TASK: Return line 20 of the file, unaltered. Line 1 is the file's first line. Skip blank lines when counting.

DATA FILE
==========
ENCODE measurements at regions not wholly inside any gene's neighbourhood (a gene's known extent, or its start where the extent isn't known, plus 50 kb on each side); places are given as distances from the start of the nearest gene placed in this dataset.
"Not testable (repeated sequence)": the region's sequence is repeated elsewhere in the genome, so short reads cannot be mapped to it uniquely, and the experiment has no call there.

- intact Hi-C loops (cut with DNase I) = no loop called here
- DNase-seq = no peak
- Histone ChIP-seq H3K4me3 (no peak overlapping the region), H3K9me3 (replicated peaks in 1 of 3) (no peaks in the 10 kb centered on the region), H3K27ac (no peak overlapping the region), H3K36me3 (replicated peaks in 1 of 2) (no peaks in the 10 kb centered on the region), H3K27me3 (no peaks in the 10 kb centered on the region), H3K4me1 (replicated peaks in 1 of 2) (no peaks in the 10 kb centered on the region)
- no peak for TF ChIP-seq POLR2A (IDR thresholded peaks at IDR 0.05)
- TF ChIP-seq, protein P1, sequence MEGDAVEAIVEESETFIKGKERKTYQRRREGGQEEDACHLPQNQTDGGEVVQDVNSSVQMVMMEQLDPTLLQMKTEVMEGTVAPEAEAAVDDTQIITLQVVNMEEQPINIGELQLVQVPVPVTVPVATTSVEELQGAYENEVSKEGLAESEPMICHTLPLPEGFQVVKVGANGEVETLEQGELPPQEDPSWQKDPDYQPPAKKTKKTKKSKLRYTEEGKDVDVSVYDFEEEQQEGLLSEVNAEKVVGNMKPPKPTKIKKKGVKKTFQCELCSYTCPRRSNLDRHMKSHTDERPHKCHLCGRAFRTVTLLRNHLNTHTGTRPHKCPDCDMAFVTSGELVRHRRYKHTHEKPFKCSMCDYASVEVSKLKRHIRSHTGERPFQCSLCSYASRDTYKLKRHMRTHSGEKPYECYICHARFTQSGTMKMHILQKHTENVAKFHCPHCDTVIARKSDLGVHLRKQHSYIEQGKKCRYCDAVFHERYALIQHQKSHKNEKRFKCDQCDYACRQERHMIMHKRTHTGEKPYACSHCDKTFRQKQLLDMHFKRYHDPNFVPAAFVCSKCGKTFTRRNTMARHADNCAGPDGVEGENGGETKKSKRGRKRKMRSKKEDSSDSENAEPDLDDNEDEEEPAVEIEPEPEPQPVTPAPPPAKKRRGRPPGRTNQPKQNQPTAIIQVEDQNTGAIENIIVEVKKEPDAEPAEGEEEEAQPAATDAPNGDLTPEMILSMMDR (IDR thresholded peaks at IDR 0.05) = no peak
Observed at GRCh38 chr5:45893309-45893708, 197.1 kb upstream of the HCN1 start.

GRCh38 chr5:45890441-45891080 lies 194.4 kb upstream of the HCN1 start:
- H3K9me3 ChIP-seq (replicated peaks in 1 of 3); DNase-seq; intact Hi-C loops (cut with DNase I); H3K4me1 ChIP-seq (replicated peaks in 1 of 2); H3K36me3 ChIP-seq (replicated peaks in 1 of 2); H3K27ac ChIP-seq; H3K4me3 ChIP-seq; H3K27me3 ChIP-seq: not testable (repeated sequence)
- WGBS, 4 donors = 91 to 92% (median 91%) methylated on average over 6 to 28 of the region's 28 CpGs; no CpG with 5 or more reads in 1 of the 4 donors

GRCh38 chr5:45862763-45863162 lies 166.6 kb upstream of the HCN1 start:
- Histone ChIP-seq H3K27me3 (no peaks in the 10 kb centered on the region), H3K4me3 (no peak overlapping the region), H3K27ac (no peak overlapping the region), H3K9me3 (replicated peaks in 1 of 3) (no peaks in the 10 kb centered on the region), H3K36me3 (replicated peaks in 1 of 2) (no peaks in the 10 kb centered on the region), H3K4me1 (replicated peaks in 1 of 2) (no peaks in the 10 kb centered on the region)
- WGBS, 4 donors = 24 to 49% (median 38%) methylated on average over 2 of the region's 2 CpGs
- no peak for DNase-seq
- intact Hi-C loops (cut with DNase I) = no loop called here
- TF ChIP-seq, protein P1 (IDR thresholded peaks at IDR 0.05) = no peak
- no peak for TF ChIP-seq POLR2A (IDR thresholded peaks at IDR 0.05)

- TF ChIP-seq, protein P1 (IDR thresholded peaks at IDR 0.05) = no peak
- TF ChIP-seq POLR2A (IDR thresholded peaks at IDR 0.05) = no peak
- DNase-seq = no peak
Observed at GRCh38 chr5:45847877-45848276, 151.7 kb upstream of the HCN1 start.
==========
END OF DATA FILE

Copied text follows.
- TF ChIP-seq POLR2A (IDR thresholded peaks at IDR 0.05) = no peak